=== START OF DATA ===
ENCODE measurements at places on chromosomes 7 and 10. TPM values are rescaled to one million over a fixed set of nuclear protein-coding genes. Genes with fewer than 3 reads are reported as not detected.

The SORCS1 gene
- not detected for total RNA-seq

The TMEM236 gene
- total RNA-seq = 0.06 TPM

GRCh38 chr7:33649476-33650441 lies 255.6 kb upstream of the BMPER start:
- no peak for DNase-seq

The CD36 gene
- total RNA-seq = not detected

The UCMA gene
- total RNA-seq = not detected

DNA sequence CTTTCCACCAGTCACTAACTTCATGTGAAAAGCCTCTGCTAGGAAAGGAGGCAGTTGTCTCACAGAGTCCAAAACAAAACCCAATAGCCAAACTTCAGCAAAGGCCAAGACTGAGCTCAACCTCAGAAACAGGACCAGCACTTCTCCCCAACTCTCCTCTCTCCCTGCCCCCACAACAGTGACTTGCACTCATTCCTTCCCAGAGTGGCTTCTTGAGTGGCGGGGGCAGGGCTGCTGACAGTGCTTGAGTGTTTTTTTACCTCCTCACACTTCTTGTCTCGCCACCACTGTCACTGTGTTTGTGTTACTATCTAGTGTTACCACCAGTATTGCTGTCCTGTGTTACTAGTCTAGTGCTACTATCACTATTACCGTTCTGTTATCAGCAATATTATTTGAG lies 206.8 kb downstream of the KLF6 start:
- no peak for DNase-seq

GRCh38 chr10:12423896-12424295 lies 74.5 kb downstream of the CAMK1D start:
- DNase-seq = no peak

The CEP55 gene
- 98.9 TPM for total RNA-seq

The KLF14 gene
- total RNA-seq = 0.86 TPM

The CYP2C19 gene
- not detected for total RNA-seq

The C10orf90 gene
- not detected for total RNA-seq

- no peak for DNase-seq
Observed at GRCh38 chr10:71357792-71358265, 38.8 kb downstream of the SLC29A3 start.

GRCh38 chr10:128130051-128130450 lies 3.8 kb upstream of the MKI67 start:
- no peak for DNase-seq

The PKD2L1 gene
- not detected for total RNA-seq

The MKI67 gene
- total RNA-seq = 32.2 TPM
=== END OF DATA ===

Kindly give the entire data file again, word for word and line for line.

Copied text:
ENCODE measurements at places on chromosomes 7 and 10. TPM values are rescaled to one million over a fixed set of nuclear protein-coding genes. Genes with fewer than 3 reads are reported as not detected.

The SORCS1 gene
- not detected for total RNA-seq

The TMEM236 gene
- total RNA-seq = 0.06 TPM

GRCh38 chr7:33649476-33650441 lies 255.6 kb upstream of the BMPER start:
- no peak for DNase-seq

The CD36 gene
- total RNA-seq = not detected

The UCMA gene
- total RNA-seq = not detected

DNA sequence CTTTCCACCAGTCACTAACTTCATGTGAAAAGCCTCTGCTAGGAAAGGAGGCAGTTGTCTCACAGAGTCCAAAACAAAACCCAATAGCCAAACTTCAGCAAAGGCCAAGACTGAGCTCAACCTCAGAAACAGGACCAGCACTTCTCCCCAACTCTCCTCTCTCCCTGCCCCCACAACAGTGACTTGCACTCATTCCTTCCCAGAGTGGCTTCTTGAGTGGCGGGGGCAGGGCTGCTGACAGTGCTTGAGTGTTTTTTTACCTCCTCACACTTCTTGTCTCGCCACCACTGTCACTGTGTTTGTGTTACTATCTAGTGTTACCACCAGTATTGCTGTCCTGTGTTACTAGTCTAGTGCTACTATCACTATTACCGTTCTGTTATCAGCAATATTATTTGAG lies 206.8 kb downstream of the KLF6 start:
- no peak for DNase-seq

GRCh38 chr10:12423896-12424295 lies 74.5 kb downstream of the CAMK1D start:
- DNase-seq = no peak

The CEP55 gene
- 98.9 TPM for total RNA-seq

The KLF14 gene
- total RNA-seq = 0.86 TPM

The CYP2C19 gene
- not detected for total RNA-seq

The C10orf90 gene
- not detected for total RNA-seq

- no peak for DNase-seq
Observed at GRCh38 chr10:71357792-71358265, 38.8 kb downstream of the SLC29A3 start.

GRCh38 chr10:128130051-128130450 lies 3.8 kb upstream of the MKI67 start:
- no peak for DNase-seq

The PKD2L1 gene
- not detected for total RNA-seq

The MKI67 gene
- total RNA-seq = 32.2 TPM